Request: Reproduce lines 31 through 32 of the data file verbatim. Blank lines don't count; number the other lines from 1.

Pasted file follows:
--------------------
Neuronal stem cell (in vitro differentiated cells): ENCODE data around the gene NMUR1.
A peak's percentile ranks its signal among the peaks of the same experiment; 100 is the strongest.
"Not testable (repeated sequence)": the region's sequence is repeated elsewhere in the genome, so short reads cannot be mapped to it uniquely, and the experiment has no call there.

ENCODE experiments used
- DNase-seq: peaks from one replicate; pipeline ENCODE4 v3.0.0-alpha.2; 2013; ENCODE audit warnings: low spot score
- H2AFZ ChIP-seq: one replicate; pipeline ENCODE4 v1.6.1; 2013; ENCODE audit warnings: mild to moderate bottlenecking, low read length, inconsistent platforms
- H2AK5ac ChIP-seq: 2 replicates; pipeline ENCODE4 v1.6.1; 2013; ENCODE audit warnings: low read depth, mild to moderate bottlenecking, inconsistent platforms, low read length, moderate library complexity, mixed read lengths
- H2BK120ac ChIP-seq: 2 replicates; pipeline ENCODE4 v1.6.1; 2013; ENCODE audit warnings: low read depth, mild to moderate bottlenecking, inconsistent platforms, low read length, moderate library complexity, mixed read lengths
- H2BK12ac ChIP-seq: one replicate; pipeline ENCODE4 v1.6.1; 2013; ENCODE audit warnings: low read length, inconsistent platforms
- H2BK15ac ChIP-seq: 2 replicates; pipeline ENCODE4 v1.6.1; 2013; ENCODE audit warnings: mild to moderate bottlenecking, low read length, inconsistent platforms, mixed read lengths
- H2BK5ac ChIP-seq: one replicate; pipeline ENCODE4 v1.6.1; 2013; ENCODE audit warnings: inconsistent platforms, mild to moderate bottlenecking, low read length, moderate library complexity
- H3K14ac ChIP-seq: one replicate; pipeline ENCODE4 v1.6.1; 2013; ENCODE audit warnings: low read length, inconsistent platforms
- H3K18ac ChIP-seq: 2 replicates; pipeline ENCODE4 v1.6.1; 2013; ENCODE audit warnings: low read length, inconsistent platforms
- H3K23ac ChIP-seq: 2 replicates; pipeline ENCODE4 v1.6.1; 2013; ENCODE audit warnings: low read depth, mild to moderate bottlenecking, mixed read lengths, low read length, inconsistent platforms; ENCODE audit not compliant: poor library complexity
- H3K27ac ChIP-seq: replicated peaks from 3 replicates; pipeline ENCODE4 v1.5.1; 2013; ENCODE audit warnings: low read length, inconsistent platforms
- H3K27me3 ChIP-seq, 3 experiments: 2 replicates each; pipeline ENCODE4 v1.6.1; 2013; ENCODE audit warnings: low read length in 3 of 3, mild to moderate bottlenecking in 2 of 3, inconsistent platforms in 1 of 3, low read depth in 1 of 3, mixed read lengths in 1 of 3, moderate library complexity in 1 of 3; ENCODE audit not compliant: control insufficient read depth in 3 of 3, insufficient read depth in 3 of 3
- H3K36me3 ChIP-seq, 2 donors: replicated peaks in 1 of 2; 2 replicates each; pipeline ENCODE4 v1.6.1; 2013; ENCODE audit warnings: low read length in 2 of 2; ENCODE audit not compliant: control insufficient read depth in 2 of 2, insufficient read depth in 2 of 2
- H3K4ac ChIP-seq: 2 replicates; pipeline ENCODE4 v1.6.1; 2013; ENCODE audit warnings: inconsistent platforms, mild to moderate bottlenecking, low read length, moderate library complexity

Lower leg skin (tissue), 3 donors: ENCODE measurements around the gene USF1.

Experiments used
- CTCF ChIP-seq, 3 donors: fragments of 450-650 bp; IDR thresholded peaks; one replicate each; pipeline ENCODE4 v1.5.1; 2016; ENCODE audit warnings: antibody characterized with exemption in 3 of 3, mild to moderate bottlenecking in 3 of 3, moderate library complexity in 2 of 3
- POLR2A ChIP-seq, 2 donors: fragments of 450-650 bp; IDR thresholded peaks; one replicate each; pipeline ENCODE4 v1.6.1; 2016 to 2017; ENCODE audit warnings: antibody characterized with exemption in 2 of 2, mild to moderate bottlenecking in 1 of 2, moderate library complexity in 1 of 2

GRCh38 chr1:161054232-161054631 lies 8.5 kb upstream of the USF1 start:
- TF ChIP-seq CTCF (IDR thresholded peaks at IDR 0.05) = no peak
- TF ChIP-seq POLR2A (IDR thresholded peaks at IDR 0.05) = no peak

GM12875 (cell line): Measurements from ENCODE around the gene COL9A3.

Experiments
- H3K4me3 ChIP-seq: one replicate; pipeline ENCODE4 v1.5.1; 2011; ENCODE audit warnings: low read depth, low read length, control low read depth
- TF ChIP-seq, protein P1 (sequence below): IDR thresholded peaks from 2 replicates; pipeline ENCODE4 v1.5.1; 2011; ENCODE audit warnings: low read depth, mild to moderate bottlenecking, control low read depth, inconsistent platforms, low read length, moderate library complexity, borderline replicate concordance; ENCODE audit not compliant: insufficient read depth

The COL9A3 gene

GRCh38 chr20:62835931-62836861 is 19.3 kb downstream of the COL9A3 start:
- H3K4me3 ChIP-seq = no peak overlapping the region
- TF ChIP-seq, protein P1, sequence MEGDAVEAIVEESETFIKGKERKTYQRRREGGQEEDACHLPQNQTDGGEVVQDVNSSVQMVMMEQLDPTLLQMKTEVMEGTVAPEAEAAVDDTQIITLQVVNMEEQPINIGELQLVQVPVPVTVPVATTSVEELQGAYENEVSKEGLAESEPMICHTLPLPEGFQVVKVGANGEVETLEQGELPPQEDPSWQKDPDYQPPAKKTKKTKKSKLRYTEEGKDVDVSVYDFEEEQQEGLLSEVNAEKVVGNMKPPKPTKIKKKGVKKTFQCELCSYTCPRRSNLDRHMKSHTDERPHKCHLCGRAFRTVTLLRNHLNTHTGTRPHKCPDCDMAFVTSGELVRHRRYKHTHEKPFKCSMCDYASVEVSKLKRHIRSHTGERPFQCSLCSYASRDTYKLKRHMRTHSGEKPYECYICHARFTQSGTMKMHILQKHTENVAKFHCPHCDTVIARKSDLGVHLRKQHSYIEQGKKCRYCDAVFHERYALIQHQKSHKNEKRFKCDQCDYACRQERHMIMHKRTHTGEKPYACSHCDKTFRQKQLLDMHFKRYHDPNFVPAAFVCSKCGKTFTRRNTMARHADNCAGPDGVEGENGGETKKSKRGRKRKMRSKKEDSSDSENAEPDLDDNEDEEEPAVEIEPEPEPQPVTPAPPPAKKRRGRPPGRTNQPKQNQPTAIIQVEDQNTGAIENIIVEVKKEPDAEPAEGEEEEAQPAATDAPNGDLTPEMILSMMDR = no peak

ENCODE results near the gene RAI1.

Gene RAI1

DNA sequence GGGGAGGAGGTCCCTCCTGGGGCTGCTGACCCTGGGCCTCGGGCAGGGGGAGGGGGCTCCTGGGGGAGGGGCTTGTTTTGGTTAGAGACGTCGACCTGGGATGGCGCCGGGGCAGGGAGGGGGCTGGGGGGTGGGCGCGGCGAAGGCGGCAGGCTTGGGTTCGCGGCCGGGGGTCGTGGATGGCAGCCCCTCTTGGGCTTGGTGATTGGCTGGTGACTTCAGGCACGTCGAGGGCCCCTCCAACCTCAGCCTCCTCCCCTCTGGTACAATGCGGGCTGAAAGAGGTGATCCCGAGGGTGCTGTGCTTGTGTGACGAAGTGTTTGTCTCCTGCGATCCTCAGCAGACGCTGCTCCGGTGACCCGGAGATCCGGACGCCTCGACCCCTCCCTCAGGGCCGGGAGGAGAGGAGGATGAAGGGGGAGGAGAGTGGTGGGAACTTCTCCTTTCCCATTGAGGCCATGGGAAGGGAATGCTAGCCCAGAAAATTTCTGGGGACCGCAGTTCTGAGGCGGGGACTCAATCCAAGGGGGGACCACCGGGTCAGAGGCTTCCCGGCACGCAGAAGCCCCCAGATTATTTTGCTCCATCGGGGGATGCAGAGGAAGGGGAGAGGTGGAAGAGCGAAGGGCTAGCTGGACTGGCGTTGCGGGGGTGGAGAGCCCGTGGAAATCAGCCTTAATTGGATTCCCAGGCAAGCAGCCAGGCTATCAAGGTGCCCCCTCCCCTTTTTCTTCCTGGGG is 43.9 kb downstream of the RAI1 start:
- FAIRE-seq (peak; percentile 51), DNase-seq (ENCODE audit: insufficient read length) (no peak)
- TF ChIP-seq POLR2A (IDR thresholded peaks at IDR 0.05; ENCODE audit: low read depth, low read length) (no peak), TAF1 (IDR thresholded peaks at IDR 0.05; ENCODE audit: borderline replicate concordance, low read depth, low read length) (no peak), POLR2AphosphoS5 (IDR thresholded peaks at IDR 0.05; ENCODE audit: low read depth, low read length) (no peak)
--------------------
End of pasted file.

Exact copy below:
GRCh38 chr20:62835931-62836861 is 19.3 kb downstream of the COL9A3 start:
- H3K4me3 ChIP-seq = no peak overlapping the region